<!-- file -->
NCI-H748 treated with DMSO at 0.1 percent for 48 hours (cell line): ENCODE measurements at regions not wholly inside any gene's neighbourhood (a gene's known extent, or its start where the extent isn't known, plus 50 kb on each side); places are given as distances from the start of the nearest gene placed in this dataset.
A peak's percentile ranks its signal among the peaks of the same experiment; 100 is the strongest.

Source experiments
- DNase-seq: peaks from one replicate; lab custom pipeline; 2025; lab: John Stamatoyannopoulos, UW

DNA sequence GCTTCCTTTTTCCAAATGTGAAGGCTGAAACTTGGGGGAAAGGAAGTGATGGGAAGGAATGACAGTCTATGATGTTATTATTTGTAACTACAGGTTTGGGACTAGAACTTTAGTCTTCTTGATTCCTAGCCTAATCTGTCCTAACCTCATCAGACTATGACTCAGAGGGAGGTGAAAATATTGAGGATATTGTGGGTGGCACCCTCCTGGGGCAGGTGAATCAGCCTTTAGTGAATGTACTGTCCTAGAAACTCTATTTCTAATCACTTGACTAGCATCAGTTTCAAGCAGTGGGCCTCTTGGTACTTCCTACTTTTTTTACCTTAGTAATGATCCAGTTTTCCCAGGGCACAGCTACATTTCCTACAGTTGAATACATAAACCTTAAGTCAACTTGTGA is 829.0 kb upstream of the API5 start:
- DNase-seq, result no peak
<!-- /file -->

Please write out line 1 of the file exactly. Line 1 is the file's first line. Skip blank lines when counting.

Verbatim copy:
NCI-H748 treated with DMSO at 0.1 percent for 48 hours (cell line): ENCODE measurements at regions not wholly inside any gene's neighbourhood (a gene's known extent, or its start where the extent isn't known, plus 50 kb on each side); places are given as distances from the start of the nearest gene placed in this dataset.